(According to this explanation, why does the Mishnah not list Kodshim Kalim immediately after Bikurim, since that is the next law that Rebbi Shimon derives from the verse? The Shoshanim l'David answers that Bikurim and Kodshei Kodashim are a category unto themselves, as they are both eaten only by Kohanim. After listing these, the Mishnah continues with all of the things that may be eaten by a Yisrael.) (Y. Montrose)


QUESTION: Rava says that a non-Kohen who eats the meat of a Korban Olah outside of Yerushalayim before the blood of the animal was sprinkled on the Mizbe'ach transgresses five prohibitions, according to Rebbi Shimon. These prohibitions are: eating the meat of an Olah (which is not supposed to be eaten), a non-Kohen eating Kodshei Kodashim, eating before the sprinkling of the blood of any Korban. Additionally, Rebbi Shimon maintains that there are two additional prohibitions: eating Kodshei Kodashim outside of the curtains of the Mikdash, and eating Kodshei Kodashim outside of Yerushalayim, bring us to a total of five prohibitions.

How can Rebbi Shimon add more prohibitions to the person's act? There is a principle that "Ein Isur Chal Al Isur" -- once something has been forbidden already, it cannot have additional prohibitions take effect on it at a later time (see Yevamos 33a). The only way to have multiple prohibitions on a single item is when all of the prohibitions take effect simultaneously. How, then, can Rebbi Shimon's two additional prohibitions take effect on the meat of the Korban after three different prohibitions have already taken effect on it?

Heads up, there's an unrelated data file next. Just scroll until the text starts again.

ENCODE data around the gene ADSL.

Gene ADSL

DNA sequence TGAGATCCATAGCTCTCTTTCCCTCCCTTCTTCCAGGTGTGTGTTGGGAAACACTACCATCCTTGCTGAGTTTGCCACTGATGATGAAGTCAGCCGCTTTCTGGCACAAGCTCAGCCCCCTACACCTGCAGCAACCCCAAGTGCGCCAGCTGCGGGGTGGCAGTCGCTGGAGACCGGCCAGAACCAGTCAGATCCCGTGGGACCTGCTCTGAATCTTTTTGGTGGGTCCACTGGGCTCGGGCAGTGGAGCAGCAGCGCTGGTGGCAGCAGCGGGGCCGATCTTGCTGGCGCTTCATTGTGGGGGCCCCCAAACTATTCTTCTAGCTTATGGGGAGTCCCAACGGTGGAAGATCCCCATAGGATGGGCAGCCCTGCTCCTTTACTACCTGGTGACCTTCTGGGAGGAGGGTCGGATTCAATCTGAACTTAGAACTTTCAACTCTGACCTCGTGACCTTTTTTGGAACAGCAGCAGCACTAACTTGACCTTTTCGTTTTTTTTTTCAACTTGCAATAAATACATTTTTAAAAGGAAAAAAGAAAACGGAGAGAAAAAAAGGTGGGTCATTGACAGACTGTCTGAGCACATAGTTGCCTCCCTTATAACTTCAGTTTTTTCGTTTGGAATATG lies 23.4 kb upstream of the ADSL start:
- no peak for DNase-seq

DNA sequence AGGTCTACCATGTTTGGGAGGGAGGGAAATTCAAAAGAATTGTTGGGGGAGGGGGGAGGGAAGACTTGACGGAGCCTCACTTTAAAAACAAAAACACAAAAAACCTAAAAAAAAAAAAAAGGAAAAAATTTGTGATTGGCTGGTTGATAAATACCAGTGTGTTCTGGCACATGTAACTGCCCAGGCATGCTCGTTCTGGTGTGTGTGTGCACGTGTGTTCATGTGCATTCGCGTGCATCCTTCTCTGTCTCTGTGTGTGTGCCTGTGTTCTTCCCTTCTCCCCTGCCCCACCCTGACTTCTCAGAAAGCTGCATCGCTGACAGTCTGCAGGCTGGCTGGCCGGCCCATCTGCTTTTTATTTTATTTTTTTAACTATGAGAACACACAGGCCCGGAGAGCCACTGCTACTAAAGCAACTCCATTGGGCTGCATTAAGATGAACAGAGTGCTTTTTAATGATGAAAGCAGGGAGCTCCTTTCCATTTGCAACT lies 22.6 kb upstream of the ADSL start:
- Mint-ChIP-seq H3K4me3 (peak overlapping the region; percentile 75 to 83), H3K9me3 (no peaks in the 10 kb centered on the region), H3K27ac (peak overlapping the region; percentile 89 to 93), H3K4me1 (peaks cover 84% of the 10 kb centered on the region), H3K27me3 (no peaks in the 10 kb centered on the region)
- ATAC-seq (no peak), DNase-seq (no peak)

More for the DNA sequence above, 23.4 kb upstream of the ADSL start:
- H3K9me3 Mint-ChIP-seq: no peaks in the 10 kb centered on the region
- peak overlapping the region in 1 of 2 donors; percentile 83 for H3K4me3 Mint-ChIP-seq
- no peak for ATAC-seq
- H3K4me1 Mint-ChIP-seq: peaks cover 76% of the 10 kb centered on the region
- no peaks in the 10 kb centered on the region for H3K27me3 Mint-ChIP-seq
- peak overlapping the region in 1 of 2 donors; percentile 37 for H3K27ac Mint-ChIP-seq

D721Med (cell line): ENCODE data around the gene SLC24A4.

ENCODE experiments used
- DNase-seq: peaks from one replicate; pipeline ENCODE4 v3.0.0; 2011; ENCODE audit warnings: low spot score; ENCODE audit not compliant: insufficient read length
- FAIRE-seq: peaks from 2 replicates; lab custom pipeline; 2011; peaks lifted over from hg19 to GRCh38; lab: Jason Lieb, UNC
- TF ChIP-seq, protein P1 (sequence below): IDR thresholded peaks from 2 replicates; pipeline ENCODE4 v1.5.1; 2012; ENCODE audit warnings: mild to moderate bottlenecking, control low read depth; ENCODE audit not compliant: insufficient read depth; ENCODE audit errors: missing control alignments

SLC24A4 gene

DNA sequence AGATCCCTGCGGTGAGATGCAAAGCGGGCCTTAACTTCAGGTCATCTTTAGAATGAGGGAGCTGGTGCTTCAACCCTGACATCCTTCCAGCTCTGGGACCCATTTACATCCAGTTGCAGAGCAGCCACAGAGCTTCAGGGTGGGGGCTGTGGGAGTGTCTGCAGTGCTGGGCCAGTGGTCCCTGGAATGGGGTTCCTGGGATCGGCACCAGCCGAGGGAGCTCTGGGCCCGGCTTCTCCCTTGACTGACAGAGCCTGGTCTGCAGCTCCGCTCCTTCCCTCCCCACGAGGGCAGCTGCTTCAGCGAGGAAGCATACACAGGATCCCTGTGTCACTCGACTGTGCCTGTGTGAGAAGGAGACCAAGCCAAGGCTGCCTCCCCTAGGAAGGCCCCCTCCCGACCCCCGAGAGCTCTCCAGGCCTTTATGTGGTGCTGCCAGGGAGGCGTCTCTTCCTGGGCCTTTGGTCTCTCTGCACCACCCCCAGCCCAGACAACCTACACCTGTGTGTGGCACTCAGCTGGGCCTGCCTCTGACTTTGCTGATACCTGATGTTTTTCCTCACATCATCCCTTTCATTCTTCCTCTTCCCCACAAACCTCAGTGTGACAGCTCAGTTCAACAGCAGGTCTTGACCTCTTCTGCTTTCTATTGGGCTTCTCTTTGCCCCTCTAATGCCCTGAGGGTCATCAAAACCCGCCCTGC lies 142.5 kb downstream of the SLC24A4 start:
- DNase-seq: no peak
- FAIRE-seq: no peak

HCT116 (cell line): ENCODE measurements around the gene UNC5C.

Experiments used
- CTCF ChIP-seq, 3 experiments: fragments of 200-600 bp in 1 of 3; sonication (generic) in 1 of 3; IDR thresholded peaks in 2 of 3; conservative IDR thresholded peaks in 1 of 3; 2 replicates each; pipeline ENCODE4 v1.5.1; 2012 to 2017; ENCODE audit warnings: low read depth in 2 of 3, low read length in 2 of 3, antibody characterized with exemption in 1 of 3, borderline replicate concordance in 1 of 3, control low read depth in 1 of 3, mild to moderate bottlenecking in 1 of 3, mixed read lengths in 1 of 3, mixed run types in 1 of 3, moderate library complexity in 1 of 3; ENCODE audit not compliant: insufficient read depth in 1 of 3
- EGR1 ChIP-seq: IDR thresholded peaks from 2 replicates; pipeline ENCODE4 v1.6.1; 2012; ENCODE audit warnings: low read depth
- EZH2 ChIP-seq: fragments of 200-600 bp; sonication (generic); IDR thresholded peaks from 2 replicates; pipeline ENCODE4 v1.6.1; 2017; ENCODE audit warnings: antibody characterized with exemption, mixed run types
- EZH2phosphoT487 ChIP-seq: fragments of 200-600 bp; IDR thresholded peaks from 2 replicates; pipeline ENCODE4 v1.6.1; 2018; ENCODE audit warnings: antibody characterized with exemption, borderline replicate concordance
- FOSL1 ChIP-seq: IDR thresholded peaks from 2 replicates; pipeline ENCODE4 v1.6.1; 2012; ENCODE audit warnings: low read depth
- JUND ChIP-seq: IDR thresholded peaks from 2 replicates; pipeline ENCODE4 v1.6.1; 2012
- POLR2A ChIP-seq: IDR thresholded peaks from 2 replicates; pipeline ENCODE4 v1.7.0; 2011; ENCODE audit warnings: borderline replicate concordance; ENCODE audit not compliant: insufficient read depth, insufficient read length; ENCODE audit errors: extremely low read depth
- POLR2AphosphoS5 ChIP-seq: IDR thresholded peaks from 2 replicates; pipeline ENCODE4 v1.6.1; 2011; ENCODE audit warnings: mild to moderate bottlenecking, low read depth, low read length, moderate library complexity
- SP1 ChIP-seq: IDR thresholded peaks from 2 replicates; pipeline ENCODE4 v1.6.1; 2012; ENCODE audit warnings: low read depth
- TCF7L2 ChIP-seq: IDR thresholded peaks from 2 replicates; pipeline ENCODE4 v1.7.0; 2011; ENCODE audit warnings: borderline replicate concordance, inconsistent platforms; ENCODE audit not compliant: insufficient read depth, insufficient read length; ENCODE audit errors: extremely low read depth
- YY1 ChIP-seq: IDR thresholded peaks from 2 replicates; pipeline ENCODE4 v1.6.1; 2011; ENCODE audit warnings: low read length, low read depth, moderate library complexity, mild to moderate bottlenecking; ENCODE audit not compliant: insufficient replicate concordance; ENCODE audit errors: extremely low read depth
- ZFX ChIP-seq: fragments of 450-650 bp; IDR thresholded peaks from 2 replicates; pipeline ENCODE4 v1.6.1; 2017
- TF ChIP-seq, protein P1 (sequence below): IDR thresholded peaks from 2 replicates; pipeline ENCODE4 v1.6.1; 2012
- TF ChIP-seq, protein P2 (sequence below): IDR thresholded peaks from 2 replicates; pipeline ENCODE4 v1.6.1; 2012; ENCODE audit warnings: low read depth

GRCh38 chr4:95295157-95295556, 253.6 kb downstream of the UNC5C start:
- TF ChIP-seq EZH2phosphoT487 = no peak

(a) The SI'ACH YITZCHAK writes that this question is only difficult according to the opinion of the RI (cited by Tosfos) and the RAMBAM. This is because they hold that Rava means literally that the person is punished for all of these offenses with multiple sets of lashes. However, according to RASHI and TOSFOS, this question is not difficult. They learn that Rava was only mentioning the number of prohibitions that the person transgresses, and not the number of sets of Malkus that he receives. The principle of "Ein Isur Chal Al Isur" applies only with regard to giving additional punishments. The Torah, however, *does* add more prohibitions when they do not result in more punishments.

How, though, are we to answer the question according to the view of the Ri and Rambam?

(b) The ARUCH LA'NER answers that the Gemara indeed is discussing a case in which all of the prohibitions took effect at the same time. Such a case can be found when a boy reaches the age of Bar Mitzvah after the meat of the Korban was taken outside of Yerushalayim. At the moment he becomes Bar Mitzvah, all of these prohibitions take effect simultaneously for him.

(c) The CHAZON ISH (Likutim to Choshen Mishpat, #23) answers that we do find a Tana in Kerisus (23a) who holds that Rebbi Shimon does not agree with the rule of not adding more prohibitions. We must say that Rava's statement follows the opinion of that Tana. (Y. Montrose)